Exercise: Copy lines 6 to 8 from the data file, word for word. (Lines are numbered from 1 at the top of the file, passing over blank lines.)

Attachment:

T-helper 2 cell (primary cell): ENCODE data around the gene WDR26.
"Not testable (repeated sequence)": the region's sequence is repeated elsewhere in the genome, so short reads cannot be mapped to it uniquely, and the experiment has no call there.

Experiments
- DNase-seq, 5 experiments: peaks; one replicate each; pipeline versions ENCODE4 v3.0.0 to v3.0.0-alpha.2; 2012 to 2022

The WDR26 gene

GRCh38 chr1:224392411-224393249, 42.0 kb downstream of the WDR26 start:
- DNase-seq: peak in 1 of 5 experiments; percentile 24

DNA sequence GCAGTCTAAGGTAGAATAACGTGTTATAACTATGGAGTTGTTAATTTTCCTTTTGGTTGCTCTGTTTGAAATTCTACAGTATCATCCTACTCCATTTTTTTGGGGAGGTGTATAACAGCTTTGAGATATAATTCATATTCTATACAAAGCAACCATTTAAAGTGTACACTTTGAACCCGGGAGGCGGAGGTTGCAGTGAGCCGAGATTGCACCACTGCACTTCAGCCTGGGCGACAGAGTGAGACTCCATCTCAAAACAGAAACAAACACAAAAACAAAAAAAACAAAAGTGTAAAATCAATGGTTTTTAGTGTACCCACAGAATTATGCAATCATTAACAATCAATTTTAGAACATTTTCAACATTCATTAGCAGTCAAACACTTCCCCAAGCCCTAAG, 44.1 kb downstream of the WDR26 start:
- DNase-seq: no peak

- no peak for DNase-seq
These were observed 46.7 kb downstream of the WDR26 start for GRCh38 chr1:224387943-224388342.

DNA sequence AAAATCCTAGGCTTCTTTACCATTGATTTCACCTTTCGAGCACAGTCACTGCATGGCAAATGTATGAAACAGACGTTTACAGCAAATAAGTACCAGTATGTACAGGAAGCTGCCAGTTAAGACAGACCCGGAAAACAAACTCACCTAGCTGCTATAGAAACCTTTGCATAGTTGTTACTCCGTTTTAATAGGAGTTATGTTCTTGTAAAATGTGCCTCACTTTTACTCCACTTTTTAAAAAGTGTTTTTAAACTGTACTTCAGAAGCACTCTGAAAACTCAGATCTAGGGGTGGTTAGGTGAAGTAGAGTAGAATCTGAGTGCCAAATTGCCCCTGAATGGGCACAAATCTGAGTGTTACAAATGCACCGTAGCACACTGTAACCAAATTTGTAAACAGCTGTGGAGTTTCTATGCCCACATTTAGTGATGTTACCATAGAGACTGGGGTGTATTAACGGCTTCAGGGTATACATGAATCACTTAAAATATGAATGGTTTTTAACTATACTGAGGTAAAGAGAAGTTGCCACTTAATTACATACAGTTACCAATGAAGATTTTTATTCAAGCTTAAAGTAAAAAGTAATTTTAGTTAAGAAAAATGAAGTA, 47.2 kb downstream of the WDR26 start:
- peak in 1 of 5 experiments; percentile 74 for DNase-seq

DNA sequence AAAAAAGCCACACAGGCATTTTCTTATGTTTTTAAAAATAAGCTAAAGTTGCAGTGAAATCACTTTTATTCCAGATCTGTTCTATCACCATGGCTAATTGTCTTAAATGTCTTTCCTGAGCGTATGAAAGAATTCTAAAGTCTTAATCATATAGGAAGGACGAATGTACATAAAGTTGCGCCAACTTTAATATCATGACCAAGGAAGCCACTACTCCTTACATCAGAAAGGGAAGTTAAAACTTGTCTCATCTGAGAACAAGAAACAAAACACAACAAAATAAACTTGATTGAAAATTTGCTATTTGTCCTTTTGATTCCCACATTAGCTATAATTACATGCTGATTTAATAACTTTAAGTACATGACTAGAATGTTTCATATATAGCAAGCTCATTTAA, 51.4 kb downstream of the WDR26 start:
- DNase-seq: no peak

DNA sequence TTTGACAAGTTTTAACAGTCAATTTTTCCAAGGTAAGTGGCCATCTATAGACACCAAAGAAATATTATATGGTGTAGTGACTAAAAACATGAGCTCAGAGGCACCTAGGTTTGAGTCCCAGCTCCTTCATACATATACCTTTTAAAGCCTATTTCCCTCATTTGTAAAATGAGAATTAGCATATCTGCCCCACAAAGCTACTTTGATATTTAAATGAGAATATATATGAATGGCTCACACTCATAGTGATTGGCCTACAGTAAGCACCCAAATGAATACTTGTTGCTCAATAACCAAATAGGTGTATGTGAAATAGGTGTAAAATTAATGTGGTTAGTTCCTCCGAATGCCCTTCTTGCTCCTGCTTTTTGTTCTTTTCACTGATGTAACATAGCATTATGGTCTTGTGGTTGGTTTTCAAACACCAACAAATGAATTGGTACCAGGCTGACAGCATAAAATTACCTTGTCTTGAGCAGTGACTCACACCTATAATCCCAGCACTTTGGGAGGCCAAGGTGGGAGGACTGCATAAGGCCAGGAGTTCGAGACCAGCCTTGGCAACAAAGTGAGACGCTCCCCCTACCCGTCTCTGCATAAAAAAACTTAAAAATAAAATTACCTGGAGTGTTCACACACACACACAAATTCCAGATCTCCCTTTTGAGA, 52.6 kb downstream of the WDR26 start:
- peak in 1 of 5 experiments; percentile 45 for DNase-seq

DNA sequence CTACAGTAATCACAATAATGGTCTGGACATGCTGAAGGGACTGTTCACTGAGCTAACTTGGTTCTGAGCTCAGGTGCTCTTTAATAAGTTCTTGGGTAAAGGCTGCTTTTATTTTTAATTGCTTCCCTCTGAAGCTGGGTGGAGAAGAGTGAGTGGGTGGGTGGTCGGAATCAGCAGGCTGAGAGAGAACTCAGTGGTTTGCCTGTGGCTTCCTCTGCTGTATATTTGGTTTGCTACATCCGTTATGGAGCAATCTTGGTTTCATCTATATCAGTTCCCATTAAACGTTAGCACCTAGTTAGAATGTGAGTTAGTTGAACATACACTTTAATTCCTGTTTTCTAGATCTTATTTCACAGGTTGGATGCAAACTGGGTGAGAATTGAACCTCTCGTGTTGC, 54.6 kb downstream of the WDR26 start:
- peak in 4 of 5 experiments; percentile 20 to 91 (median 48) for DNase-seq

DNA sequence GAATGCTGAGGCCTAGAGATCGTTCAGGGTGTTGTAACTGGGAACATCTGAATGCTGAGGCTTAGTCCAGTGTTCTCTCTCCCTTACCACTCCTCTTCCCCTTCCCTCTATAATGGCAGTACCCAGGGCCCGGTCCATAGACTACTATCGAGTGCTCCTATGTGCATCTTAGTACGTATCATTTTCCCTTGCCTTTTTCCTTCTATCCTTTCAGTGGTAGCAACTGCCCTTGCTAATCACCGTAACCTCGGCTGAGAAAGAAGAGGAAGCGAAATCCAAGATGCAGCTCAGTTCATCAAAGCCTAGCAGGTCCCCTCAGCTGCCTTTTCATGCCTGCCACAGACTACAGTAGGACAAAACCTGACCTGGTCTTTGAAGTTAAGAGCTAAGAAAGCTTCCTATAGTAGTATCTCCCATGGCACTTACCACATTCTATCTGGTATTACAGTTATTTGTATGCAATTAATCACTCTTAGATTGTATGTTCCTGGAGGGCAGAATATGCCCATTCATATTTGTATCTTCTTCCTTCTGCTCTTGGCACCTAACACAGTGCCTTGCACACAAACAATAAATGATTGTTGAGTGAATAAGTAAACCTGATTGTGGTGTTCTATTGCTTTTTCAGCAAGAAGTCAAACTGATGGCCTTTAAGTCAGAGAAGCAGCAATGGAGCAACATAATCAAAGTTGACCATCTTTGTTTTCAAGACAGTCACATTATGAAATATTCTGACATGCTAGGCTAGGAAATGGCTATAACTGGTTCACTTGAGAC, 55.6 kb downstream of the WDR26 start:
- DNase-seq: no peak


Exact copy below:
GRCh38 chr1:224392411-224393249, 42.0 kb downstream of the WDR26 start:
- DNase-seq: peak in 1 of 5 experiments; percentile 24

DNA sequence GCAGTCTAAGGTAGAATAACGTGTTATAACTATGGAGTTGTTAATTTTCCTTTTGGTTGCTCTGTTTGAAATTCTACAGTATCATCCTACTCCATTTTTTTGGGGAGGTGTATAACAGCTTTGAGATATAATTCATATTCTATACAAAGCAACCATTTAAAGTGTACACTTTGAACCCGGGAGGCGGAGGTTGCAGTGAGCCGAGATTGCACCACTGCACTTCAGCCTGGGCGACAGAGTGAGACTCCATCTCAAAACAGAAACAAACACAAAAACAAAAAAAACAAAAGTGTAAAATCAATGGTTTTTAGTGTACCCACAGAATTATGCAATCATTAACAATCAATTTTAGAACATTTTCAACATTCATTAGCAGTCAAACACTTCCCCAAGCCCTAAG, 44.1 kb downstream of the WDR26 start: